Coral Restoration


Coral habitats in the Keys have been in decline since the 1970s due to multiple stressors including coral bleaching, disease outbreaks, hurricanes, and cold snaps.  The Florida Keys Coral Reef Evaluation and Monitoring Project (CREMP) has recorded a decline in both species richness and coral cover, and no significant recruitment of juvenile corals since 1996 (Ruzicka et al., 2010).  The loss of reproductively active coral colonies, increased distance between these colonies, and low rates of juvenile coral colonies surviving to sexual maturity have combined to create a situation in which it is unlikely that corals in the Florida Keys will repopulate the reefs naturally. This contributes to decreased resilience of our reef system and depresses natural restorative processes.  Habitat protection and threat abatement may not be enough to stop the decline of reefs and active restoration of coral population has quickly become a feasible and cost-effective way to reestablish live corals to reefs.

Ongoing Projects:

Dry Tortugas coral nursery

The Nature Conservancy has a cooperative agreement with the National Park Service to manage a coral nursery and outplanting program within Dry Tortugas National Park.  The coral nursery currently holds mainly staghorn corals but also a few fragments each of elkhorn coral (Acropora palmata) and the hybrid, Acropora prolifera.  Outplant trips have placed between 500 and 1,600 corals back to reef sites annually.  It is thought that there is only one genetic strain of elkhorn coral left in the Park boundaries, so the nursery also currently serves as a gene bank in case of catastrophic loss of the remaining patch.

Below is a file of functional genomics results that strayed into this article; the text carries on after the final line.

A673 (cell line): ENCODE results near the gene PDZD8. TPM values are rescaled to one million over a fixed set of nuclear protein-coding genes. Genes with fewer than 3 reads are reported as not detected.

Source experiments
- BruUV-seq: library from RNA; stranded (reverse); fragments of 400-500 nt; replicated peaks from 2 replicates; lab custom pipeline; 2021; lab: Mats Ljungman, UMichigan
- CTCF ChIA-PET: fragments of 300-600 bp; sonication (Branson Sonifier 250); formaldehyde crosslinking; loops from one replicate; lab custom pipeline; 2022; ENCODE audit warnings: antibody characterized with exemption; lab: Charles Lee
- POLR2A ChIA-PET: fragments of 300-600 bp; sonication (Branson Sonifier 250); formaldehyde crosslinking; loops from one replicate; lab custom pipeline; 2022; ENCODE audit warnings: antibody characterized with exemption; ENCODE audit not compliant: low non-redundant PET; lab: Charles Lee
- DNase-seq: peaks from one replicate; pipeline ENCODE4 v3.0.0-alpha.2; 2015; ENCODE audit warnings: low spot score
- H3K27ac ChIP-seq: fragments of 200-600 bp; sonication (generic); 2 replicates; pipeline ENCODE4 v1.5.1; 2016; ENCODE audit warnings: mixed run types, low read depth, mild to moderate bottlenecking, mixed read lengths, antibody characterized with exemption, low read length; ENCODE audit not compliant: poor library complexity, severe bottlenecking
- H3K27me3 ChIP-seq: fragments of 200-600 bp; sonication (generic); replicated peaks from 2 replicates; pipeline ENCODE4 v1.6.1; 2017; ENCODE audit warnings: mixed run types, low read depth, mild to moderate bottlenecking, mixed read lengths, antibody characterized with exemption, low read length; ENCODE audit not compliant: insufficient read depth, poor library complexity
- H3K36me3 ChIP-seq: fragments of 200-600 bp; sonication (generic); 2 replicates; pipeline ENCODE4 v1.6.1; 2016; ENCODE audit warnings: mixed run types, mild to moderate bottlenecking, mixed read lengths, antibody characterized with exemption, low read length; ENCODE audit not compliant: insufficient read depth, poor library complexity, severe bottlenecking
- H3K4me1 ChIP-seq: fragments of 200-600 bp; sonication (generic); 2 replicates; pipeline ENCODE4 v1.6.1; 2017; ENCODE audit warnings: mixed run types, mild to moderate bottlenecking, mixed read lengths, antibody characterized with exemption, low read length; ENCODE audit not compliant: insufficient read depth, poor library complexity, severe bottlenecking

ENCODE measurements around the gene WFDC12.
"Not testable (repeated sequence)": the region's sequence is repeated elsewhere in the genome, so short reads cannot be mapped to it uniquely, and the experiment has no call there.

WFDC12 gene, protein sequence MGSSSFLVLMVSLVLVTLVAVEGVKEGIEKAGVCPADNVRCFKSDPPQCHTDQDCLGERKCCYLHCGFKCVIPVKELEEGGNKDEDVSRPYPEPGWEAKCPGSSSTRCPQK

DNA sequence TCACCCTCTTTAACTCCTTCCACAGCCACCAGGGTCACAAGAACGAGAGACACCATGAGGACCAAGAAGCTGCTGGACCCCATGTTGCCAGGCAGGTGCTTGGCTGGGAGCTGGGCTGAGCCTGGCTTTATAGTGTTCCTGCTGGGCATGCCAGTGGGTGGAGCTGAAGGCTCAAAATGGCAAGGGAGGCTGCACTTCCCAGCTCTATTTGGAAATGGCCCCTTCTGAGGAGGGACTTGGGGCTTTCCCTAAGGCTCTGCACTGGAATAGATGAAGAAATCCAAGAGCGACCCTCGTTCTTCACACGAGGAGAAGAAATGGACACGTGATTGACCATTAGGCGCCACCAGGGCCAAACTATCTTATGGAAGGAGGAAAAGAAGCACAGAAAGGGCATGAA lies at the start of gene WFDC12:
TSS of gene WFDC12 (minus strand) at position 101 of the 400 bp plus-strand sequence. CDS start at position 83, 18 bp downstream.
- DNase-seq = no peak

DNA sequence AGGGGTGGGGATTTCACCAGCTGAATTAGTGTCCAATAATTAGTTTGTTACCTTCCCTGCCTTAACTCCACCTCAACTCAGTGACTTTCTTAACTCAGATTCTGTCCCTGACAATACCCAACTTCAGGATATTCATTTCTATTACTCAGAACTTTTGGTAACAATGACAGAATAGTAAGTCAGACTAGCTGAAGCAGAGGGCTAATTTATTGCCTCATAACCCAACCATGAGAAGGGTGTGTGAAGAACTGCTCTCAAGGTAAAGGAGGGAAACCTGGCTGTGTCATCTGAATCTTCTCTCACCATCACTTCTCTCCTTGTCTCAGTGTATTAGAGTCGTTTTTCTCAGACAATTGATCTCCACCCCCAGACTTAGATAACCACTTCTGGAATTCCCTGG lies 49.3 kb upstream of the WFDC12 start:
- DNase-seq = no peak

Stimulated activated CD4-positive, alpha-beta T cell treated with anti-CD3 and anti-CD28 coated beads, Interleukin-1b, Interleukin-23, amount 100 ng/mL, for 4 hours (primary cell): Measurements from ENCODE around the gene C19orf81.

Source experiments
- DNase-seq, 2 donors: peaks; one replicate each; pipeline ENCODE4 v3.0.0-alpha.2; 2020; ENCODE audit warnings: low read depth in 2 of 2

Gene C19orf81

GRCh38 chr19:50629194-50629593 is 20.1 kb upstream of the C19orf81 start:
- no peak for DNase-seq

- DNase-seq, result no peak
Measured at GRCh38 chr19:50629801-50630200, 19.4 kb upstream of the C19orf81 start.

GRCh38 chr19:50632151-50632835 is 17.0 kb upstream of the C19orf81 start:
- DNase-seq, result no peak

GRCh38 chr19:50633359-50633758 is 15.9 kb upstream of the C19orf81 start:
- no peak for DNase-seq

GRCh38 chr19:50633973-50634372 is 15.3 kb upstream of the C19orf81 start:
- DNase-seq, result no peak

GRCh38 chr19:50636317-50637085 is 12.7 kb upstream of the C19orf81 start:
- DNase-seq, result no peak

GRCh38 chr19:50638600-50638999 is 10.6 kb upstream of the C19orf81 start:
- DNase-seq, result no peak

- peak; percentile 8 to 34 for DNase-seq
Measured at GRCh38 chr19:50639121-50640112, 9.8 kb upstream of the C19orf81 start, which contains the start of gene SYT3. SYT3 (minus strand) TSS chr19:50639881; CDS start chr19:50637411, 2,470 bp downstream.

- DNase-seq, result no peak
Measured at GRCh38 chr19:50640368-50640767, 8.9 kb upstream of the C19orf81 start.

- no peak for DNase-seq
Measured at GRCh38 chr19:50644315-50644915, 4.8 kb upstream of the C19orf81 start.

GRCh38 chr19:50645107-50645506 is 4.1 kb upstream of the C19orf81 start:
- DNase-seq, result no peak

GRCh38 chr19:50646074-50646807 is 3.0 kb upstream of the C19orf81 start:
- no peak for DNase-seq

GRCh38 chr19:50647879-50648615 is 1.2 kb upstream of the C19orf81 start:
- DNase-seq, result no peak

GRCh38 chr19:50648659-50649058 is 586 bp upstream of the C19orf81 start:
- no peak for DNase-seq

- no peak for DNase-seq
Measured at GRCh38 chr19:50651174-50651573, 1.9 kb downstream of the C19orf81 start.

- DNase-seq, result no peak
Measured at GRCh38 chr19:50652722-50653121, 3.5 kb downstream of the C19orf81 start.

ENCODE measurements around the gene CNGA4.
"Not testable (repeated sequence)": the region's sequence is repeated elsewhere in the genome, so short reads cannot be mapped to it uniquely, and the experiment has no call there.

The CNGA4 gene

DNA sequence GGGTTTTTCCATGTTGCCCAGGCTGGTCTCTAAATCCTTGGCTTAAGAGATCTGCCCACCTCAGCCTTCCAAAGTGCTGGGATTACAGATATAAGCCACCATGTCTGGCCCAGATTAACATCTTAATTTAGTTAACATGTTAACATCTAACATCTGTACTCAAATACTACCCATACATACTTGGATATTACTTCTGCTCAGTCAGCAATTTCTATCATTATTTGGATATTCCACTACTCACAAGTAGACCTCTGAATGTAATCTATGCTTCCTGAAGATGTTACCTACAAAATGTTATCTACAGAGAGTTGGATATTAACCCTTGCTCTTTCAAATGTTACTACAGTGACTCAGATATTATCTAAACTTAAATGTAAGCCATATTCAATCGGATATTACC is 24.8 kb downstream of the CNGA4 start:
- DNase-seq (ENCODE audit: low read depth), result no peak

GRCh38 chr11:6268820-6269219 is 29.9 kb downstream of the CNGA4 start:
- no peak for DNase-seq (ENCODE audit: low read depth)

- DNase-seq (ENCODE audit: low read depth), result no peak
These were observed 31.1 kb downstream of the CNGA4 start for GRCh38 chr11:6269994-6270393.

Coral restoration in the Florida Keys

Coral restoration techniques using the branching staghorn coral were piloted in Florida starting in 2004 and were brought to scale across the entire reef tract in 2009 under American Recovery and Reinvestment Act (ARRA) funds.  Since then significant advances have been made in scaling up and working with other reef-building species.  Simultaneously, restoration science is teaching us how to increase success, help corals adapt to future conditions, and manipulate the reef to better support stony corals.

in 2019, the Florida Keys National Marine Sanctuary and NOAA Restoration Center, in partnership with local non-profits, launched Mission:  Iconic Reefs.  This ambitious project aims to restore seven reefs within the Sanctuary over a 20-year time frame.  A total of 500,000 mature corals of various reef-building species will be returned to those sites and manipulations will be made to restore herbivory and balance to the reef community.  Large-scale monitoring of the sites will track changes in the health of the reefs over time. 

Similar planning efforts are occurring elsewhere across the reef tract.  A statewide restoration strategy is currently in development and a more detailed planning process for the Southeast Florida Coral Reef Ecosystem Conservation Area will follow.